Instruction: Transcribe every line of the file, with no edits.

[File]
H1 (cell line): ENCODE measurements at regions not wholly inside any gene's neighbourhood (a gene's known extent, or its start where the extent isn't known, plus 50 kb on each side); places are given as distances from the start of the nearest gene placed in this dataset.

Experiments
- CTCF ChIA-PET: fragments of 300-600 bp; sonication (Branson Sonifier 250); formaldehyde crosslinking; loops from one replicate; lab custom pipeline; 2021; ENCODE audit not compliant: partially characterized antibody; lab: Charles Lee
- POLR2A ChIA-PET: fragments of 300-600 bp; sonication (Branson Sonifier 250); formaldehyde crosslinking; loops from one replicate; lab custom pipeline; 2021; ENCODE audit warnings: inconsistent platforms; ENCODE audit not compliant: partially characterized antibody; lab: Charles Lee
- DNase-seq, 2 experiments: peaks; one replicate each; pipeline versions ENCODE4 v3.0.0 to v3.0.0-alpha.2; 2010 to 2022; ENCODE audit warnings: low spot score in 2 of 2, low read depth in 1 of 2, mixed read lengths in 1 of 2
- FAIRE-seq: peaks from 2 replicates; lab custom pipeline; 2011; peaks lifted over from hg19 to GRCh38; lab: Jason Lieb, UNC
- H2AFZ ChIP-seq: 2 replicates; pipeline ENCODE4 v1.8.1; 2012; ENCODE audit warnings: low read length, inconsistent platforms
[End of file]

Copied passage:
H1 (cell line): ENCODE measurements at regions not wholly inside any gene's neighbourhood (a gene's known extent, or its start where the extent isn't known, plus 50 kb on each side); places are given as distances from the start of the nearest gene placed in this dataset.

Experiments
- CTCF ChIA-PET: fragments of 300-600 bp; sonication (Branson Sonifier 250); formaldehyde crosslinking; loops from one replicate; lab custom pipeline; 2021; ENCODE audit not compliant: partially characterized antibody; lab: Charles Lee
- POLR2A ChIA-PET: fragments of 300-600 bp; sonication (Branson Sonifier 250); formaldehyde crosslinking; loops from one replicate; lab custom pipeline; 2021; ENCODE audit warnings: inconsistent platforms; ENCODE audit not compliant: partially characterized antibody; lab: Charles Lee
- DNase-seq, 2 experiments: peaks; one replicate each; pipeline versions ENCODE4 v3.0.0 to v3.0.0-alpha.2; 2010 to 2022; ENCODE audit warnings: low spot score in 2 of 2, low read depth in 1 of 2, mixed read lengths in 1 of 2
- FAIRE-seq: peaks from 2 replicates; lab custom pipeline; 2011; peaks lifted over from hg19 to GRCh38; lab: Jason Lieb, UNC
- H2AFZ ChIP-seq: 2 replicates; pipeline ENCODE4 v1.8.1; 2012; ENCODE audit warnings: low read length, inconsistent platforms